Second, the three-lane option is most in line with Alexandria’s environmental goals. Its Eco-City Charter, one of the first of its kind in the country, was unanimously adopted in June 2008. It led to adoption of an Environmental Action Plan which prioritizes low-carbon mobility options, and the directive to “Develop a holistic city transportation system that puts the health, mobility, and accessibility of ‘people first.’”
The three-lane alternative prioritizes more eco-friendly forms of transportation, while the four-lane alternative prioritizes motor vehicles. The Metropolitan Washington Council of Governments (MWCOG) says, “Transportation sector emissions are the second largest contributor to metropolitan Washington’s GHG emissions, accounting for 41% of total emissions. Emissions from on-road travel are the most significant source of transportation emissions.”
Finally, the three-lane option is better for safety. It will better protect people walking and bicycling, as I’ve discussed, but will also be better for emergency vehicles. While people have voiced concern that this configuration would somehow make it harder for ambulances and fire trucks to get through, the Federal Highway Administration (FHWA) says: “Road Diets do not degrade response times for law enforcement and emergency services. Instead, one simple Road Diet feature can actually improve response times: the two-way, left-turn lane.”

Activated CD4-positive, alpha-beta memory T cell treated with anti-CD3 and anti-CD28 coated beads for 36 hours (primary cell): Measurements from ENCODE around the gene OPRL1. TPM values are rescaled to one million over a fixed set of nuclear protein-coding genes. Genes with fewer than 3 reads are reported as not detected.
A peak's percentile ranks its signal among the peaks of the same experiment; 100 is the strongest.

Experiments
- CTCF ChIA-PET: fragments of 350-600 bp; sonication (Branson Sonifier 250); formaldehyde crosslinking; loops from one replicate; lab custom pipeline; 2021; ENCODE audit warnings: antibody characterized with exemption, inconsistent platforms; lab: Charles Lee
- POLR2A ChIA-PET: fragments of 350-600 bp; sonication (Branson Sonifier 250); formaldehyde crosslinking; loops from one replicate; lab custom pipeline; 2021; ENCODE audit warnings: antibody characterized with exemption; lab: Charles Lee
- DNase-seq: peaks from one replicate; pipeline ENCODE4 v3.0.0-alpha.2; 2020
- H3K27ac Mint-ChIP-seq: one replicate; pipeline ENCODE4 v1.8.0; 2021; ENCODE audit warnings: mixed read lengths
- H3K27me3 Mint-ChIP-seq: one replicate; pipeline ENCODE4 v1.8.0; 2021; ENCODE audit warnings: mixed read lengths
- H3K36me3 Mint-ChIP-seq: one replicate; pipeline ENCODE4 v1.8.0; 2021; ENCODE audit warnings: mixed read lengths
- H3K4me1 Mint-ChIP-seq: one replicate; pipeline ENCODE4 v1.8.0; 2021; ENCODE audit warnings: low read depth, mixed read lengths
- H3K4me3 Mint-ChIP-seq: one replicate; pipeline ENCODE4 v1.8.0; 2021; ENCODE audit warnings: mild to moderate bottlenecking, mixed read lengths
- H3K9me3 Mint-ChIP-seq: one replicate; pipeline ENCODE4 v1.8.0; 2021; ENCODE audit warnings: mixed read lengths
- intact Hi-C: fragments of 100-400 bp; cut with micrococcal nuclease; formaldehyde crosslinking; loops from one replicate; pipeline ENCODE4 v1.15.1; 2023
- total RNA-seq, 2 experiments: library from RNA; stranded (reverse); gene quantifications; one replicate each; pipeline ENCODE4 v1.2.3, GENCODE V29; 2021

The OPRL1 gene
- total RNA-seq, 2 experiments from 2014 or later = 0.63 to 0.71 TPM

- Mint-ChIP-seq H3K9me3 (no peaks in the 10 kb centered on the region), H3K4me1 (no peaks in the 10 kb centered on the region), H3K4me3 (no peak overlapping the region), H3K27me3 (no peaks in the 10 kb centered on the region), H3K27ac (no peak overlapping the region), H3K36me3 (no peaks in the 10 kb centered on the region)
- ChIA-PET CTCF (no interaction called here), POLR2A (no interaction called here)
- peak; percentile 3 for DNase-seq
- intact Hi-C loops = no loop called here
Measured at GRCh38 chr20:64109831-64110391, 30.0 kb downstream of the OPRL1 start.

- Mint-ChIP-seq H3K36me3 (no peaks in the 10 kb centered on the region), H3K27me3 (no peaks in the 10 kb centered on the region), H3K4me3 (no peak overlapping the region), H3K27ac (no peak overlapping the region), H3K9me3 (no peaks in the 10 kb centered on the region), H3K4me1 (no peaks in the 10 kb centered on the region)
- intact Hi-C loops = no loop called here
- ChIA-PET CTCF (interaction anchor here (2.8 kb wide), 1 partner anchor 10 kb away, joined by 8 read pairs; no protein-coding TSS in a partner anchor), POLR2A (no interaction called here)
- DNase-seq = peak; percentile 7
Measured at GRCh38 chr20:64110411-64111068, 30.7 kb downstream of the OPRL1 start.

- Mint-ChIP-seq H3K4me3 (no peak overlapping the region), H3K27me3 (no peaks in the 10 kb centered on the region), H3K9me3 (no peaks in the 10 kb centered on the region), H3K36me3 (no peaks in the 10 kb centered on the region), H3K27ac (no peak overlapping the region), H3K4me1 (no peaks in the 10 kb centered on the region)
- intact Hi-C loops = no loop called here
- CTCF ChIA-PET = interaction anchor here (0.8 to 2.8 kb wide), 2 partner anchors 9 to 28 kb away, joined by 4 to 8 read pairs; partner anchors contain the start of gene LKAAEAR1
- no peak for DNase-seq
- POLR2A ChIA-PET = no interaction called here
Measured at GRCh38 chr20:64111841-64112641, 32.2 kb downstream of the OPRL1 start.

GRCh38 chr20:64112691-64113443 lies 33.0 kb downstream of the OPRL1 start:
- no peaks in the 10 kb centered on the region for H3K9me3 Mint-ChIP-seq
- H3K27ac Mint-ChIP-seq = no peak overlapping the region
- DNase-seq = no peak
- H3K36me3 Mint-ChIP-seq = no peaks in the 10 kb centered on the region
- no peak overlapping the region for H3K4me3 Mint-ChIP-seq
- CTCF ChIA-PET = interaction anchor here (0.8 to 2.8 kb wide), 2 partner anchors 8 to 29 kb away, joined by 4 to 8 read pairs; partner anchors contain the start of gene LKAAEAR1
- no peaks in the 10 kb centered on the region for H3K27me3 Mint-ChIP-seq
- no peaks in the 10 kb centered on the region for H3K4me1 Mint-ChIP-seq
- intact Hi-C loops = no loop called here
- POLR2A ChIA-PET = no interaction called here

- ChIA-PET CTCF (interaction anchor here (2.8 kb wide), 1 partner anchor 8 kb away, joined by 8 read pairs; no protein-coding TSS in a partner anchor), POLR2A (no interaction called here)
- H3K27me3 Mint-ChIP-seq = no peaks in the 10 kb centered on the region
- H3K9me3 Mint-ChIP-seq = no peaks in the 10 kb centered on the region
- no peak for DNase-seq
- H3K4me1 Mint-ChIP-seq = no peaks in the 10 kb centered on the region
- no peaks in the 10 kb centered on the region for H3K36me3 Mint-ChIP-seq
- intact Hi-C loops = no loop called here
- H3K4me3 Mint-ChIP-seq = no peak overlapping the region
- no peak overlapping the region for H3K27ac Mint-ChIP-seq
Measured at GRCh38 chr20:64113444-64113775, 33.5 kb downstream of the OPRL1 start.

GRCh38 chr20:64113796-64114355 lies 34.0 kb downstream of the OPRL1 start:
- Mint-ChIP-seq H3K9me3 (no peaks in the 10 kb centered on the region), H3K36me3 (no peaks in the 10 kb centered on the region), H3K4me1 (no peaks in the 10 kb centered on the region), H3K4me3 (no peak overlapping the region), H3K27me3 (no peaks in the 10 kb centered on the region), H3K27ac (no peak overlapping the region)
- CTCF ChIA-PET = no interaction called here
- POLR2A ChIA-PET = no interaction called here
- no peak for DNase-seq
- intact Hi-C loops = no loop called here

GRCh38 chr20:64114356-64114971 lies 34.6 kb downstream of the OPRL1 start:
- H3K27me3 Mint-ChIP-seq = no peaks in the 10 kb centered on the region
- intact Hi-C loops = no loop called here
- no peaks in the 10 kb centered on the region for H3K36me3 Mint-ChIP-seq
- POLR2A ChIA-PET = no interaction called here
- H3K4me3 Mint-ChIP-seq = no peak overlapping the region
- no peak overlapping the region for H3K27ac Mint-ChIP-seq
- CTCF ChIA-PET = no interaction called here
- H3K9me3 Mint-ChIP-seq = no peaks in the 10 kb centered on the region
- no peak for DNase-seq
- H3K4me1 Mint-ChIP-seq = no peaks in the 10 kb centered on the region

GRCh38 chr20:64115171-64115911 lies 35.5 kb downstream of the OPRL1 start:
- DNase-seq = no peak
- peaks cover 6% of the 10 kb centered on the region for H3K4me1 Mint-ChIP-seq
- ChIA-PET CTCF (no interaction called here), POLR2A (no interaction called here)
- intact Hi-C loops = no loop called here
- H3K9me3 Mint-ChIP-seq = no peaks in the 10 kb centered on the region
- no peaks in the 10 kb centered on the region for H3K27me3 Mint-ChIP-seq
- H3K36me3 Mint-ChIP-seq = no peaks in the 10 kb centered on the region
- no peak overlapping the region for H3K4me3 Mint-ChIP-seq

Alexandria’s own fire department said it prefers the three-lane alternative since it provides room for drivers to pull to the curb and extra space for emergency vehicles, if needed, in the center left-turn lane. As the FHWA concludes: “A Road Diet design opens a more predictable and practical path for emergency responders.”
Frustration with traffic has led to confounding results
City policies notwithstanding, 56% of respondents to a city survey in April 2019 voted to maintain four lanes for motor vehicles, while 42% voted for one of two other alternatives with three lanes with bike lanes and buffer space for people on narrow sidewalks. “If you support keeping Seminary Road four lanes and not adding to the city’s gridlock and cut through traffic, contact The Mayor, Vice Mayor and City Council members,” a four-lane proponent posted this week to residents in 26 neighborhoods on NextDoor.
General frustration with congestion is contributing to this attitude. The Washington region has been ranked #2 behind Boston among the most congested urban areas for the past two years. In Northern Virginia, “about one-third of respondents listed reducing traffic congestion and offering more transportation options as their top concerns, followed by affordable housing, job creation, and crime” according to a 2017 survey by the Northern Virginia Transportation Authority.
Alexandria is pursuing numerous initiatives to address congestion, including the Potomac Yard Metro station, Bus Rapid Transit corridors, and planning that prioritizes multi-modal transportation. However, implementation has been slow, and in the meantime there’s been a steady increase in regional and cut-through traffic, especially downtown.
City staff will present the four-lane alternative to the Alexandria City Council in September for a public hearing. A group of residents who live near Seminary Road have requested that a fully-developed three-lane option also be presented. How much weight will the Alexandria City Council give its own agency’s technical evaluation and policies, and how much will it give constituent phone calls and emails in? Stay tuned.